The Qur’an & Science: Match Made in Heaven?

blue-binary-code-jigsaw-puzzleMuslims are quick to point out that the Qur’an is remarkably free of the scientific inaccuracies found in other religious texts. Many go one step further and point out how astonishingly in tune the Qur’an actually is with modern science. And while it is true that some believers have thrown caution to the wind in their zeal to wed Muslim scripture to the scientific cause, there is cogent reason to believe that signficant passages in the Qur’an are in fact addressing the scientific mind in modern man. Seeking to be as dispassionate as possible, let me illustrate the point with a few such verses:

(1) The Qur’an is silent about the age of the Earth and, for that matter, when life first appeared on it; although it does say: And We made from water every living creature. Will they not believe? [21:30] Is this a reference to the primordial soup in the Earth’s early waters, perhaps? Or to the evidence which suggests that life first emerged onto dry land some four-hundred million years ago, from sea-creatures and other aquatic life forms?

(2) Another intriguing verse declares: We built the heaven with might and it is We who are expanding it. [51:47] This does seem like a highly probable pointer to cosmology’s modern belief that galaxies are flying apart from each other as the universe expands.

(3) The fact that galaxies are flying apart from each other, say cosmologists, there must have been a time when galaxies were closer together; and a time earlier still when all the galaxies and material in the universe was crunched-up together into an incredibly small space. This infinitely-compact universe, for some reason, suddenly expanded, in an event cosmologists call “The Big-Bang”. Interestingly, the Qur’an insists: Do not the disbelievers see that the heavens and the earth were at first joined, then We split them apart. [21:30]

(4) The final example is the vivid Quranic account of how a human embryo forms in its mother’s womb: We created man from a product of clay. Then We placed him as a drop in a safe lodging. Then We fashioned the drop into a clot of blood that clings, then We made the clinging clot into a chewed-like lump, then We turned the lump into bones, then We clothed the bones with flesh, and then produced it as another creation. So blessed be God, the Best of Creators! [23:12-14]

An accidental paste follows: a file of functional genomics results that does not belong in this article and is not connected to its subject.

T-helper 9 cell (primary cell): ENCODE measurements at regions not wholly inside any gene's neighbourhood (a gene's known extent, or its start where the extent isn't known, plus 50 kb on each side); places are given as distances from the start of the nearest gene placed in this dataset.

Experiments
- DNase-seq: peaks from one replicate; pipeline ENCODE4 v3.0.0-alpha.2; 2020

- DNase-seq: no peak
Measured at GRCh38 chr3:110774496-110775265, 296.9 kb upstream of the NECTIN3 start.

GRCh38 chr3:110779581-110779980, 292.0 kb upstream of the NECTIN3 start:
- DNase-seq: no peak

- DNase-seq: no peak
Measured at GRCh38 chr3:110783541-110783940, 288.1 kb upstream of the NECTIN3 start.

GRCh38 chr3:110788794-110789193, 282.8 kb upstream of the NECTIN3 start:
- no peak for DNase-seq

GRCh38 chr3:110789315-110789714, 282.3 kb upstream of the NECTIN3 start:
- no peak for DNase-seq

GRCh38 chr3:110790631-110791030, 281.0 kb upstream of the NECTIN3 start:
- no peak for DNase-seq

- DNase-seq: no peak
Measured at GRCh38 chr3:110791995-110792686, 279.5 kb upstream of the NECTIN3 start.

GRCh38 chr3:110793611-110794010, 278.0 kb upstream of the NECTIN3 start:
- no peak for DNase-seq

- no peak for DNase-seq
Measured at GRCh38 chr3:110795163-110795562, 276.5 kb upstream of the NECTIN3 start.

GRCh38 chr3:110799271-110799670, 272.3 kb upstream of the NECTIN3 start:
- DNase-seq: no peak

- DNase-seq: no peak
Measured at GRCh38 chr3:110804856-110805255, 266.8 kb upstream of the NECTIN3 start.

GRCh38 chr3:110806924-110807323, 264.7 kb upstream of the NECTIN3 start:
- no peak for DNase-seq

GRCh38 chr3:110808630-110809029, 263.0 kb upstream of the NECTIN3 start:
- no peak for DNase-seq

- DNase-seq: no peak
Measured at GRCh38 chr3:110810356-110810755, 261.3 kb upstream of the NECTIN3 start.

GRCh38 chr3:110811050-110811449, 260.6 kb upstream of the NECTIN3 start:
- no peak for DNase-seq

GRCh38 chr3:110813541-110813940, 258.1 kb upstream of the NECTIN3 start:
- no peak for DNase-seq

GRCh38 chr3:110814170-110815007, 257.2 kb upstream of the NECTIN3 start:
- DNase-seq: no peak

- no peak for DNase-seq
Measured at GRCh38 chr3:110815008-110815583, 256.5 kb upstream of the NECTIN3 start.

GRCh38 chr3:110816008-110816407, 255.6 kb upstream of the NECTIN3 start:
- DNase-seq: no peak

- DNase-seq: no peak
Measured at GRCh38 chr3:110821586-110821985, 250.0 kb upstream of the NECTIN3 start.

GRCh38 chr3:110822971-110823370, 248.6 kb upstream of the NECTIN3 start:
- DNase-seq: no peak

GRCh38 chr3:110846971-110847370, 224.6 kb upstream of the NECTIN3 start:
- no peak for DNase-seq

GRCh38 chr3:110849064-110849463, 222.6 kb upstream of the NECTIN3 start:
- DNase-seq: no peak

What is significant here, as in the previous three examples, is that at the time of their revelation these Quranic assertions ran completely counter to the science of the day. In fact, science was only able to uncover the truth of these claims within only the last century or so!

One must not be tempted by these verses into thinking that the Qur’an is a text-book on science or a catalogue of scientific facts. These verses are primarily asserting the i‘jaz, the “miraculous” and “inimitable” nature of the Qur’an, thereby demonstrating it truly is the Word of God. Turner, I think, captured the essence of the matter when he wrote:

‘The Koran describes God, the principles of belief and the fate of man in the world to come, but it is no work on theology; it contains accounts of past prophets and faith communities of old, but it is no history book; it contains invocations and words of inspiration; but it is no book of prayer.

Legal issues are discussed in it, but it is no book of law; it tells us how the Creator fashions the cosmos and makes the world turn, but it is no treatise on cosmology; it describes the alternation of day and night, and the development of the foetus in the womb, but it is no compendium of natural science.

It examines the heart and mind of man, and the existential dilemma of being human but longing for the divine, yet it is no work on popular psychology.

It is all of those things and it is none of those things: more than any other book can it truly be said of the enigmatic Koran that it is far more than simply the sum of its com- ponent parts.’1

1. Collin Turner, Islam: the Basics (London & New York: Routledge, 2006), 41.

Post Navigation

%d bloggers like this: